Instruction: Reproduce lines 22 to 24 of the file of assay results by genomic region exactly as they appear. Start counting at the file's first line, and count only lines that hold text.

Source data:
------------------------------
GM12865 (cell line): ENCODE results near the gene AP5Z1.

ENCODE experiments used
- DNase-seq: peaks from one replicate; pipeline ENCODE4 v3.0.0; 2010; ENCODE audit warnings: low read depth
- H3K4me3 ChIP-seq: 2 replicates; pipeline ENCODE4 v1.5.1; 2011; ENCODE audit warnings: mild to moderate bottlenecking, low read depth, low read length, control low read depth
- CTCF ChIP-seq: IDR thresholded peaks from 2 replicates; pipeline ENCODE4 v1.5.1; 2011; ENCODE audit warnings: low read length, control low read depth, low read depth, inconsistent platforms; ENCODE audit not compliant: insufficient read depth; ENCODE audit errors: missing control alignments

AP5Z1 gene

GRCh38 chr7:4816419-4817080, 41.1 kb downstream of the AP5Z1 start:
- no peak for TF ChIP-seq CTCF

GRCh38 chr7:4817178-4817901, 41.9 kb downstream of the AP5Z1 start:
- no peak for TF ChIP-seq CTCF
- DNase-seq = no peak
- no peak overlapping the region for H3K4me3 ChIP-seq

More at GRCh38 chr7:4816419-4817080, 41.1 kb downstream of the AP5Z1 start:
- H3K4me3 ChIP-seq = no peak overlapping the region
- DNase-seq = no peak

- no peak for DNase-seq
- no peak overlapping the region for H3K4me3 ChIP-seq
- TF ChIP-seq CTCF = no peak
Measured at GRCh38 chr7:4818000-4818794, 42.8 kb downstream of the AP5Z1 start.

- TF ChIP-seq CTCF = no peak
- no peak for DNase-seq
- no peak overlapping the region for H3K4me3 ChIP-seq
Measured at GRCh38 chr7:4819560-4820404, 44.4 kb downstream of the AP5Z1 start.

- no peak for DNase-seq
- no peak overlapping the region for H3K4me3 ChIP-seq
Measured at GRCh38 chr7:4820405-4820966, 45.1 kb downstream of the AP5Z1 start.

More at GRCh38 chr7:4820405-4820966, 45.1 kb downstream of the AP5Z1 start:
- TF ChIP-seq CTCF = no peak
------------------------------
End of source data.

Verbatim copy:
- no peak overlapping the region for H3K4me3 ChIP-seq
Measured at GRCh38 chr7:4819560-4820404, 44.4 kb downstream of the AP5Z1 start.

- no peak for DNase-seq